Since taking the reins of the Irvine Public Schools Foundation in 2009, President and CEO Neda Eaton has transformed it into the No. 1 educational foundation in California.
Its mission: enrich the education of each child in every school by providing programs, raising funds and uniting the community to support Irvine educational excellence.
We recently spoke to Eaton, the mother of two teenagers, about IPSF and her role as CEO and president.
Q. Tell us a little about yourself.
A. I am a product of Irvine schools. I graduated from University High School. I left for college and graduate school, and then, after getting married, we moved back to Irvine to raise our kids here. It was important to me that they go to public schools in Irvine.
Q. What drew you into the nonprofit world?
A. My family moved here from the Middle East when I was 10. I didn’t speak English, so it was hard for me to make friends the first couple of years. I always valued the support system that schools provide. That drew me toward helping children and social services.
Q. How did you get started at IPSF?
A. While working at Boys Town USA in 2009, I was approached about this position. I fell in love with the mission. It’s so focused on the kids and the schools and this great master-planned community that was built around our schools.
Q. How has IPSF grown since you took the reins?
A. Back in 2009, the foundation was in its infancy. Fundraising wasn’t a huge part of what we did. So we focused on that, specifically from businesses and corporations. At the time, Irvine Company was the only corporation supporting the foundation. We now have about 300 corporate supporters. And we’ve become the largest, most successful educational foundation in the state of California.
Q. What exactly does IPSF do?
A. We raise money for the Irvine Unified School District, unite the community in supporting educational excellence, and we provide over 500 summer classes – from cooking to coding to robotics. We also provide hundreds of after-school programs, from basketball to mobile-app development to speech-and-debate.
Q. You also provide $10,000 innovation grants to teachers. What have those produced?
A. Our Cubesat satellite program started as a small idea at one school and then it blew up to what it is. We were the first school district in the country to partner with NASA and launch a satellite into space. We’ve launched two, and our third should be launched in 2022. This program is now a model for other schools across the country.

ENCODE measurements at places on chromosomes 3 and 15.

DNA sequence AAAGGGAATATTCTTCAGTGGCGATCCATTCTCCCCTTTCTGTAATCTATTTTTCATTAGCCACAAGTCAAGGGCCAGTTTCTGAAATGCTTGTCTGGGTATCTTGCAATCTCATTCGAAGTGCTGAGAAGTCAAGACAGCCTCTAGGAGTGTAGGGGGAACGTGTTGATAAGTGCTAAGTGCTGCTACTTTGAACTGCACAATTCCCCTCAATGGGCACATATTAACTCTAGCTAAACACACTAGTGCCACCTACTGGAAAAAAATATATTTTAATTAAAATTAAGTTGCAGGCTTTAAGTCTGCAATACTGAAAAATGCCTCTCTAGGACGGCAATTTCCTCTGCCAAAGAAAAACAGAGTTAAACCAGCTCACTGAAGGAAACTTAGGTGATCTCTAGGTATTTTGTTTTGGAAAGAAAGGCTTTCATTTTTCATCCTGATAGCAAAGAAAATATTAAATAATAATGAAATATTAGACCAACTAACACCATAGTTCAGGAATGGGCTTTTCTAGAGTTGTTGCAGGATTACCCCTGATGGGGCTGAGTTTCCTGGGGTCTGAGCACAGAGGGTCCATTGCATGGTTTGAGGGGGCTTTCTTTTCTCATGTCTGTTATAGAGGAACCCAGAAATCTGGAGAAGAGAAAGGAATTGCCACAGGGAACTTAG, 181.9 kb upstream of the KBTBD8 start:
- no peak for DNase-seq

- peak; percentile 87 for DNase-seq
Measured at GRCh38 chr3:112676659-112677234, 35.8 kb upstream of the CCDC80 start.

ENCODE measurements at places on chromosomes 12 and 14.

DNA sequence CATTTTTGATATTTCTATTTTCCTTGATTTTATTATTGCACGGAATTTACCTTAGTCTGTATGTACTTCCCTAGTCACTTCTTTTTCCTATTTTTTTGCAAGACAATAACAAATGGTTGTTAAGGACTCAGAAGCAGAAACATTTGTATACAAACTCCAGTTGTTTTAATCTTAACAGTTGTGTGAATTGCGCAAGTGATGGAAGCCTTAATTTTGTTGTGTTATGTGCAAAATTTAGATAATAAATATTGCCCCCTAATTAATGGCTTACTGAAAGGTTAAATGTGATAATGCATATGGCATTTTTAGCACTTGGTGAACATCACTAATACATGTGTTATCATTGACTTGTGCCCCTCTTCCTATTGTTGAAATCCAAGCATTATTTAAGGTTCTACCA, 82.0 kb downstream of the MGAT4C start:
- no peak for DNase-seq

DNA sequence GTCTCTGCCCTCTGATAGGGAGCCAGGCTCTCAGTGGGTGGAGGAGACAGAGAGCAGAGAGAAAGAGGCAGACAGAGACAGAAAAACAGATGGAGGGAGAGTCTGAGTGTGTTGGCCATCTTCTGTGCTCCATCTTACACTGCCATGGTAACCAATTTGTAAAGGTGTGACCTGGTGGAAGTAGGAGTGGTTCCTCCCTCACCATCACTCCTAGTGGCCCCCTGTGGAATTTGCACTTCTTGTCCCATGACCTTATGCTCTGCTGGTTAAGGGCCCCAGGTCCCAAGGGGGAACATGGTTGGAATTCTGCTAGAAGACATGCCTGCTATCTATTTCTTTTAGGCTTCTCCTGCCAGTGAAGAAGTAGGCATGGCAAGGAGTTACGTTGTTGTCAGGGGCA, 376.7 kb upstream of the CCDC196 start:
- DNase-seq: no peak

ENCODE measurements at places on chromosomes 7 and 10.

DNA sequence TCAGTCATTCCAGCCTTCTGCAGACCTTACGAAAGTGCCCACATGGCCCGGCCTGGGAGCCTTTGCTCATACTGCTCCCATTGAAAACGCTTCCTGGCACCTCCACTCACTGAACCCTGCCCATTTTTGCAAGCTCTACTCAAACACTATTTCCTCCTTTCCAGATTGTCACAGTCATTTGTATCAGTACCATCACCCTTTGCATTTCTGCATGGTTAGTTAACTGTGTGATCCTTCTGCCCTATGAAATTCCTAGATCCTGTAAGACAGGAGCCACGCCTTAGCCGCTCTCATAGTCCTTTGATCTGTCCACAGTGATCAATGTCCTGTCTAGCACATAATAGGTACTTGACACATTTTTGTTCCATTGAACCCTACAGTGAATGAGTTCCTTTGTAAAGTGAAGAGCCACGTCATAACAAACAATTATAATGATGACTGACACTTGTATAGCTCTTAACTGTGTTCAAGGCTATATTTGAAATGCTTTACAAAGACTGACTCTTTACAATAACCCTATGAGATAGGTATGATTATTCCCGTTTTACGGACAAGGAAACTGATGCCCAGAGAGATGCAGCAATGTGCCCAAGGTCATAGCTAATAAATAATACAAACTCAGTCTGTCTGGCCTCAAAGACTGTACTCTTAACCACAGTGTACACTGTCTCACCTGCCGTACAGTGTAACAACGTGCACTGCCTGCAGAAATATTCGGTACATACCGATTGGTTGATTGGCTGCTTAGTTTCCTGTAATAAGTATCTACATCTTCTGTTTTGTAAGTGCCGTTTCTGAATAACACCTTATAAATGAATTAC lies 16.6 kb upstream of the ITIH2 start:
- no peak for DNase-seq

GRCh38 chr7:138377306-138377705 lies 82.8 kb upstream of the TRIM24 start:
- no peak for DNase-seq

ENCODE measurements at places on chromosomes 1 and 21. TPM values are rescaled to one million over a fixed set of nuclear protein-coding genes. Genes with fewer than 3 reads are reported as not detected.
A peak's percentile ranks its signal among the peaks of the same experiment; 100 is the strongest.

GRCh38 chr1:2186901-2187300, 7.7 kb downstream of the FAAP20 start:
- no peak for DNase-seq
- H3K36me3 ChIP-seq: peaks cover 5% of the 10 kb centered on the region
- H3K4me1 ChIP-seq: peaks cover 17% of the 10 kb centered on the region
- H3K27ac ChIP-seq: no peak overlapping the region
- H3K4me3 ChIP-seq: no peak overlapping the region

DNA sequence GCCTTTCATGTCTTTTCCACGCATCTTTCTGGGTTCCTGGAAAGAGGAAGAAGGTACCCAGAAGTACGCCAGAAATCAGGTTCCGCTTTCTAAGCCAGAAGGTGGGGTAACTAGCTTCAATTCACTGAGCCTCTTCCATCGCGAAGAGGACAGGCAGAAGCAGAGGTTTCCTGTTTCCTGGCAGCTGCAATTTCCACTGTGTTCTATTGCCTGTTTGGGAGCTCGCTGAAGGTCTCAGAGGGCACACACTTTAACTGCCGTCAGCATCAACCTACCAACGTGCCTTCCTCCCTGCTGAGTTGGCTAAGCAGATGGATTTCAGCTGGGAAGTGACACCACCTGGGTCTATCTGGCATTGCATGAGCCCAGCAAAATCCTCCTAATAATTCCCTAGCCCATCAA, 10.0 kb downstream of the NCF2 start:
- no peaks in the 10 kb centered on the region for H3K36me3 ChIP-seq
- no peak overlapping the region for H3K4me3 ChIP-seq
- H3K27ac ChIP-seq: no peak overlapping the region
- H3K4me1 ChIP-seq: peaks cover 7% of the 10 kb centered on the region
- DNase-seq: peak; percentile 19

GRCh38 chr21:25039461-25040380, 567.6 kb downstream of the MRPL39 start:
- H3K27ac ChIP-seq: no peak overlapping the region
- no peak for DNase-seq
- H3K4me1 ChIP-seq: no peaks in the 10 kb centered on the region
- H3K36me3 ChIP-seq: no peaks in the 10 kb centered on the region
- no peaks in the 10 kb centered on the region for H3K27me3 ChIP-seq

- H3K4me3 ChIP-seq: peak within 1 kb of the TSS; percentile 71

Q. How does the foundation’s work benefit the city?
A. We get well-rounded children who grow up to become leaders in the workforce. It makes our community a healthier, more positive environment to live in. The stories we hear from our alumni is that their success is a result of their education in Irvine schools. You can’t put a price on that.
Q. What have you learned about Irvine families?
A. They are smart and savvy. They do their research. I cannot tell you a single donor or parent that hasn’t told me, ‘Oh, we wanted to make sure that once we had kids, we raised them in a community that was safe’ – safety comes up a lot – ‘with great public schools.’ These are families that believe in the power of public education.
Q. Are your programs available to all students?
A. Yes. From our inception 25 years ago, providing access to all students, regardless of their ability to pay, has been our mission. So we always have a built-in scholarship component for all of our programs and services.
Q. What do you do during your time off?
A. We like to hike. The Quail Hill Loop Trail has been a thing in our family for a long time. We also like going to the restaurants at Irvine Spectrum. Habana is my favorite. Their roasted chicken is so good that I order it every time.
Q. What percentage of students participate in IPSF programs?
A. I bet it’s close to 100% for those who attend all 12 years in Irvine.
Q. How does that make you feel?
A. It’s a beautiful feeling knowing that you’re making things better. We work with the city, with businesses and corporations, with parents and teachers and students – and bring all these entities together to make things better. That’s fulfilling.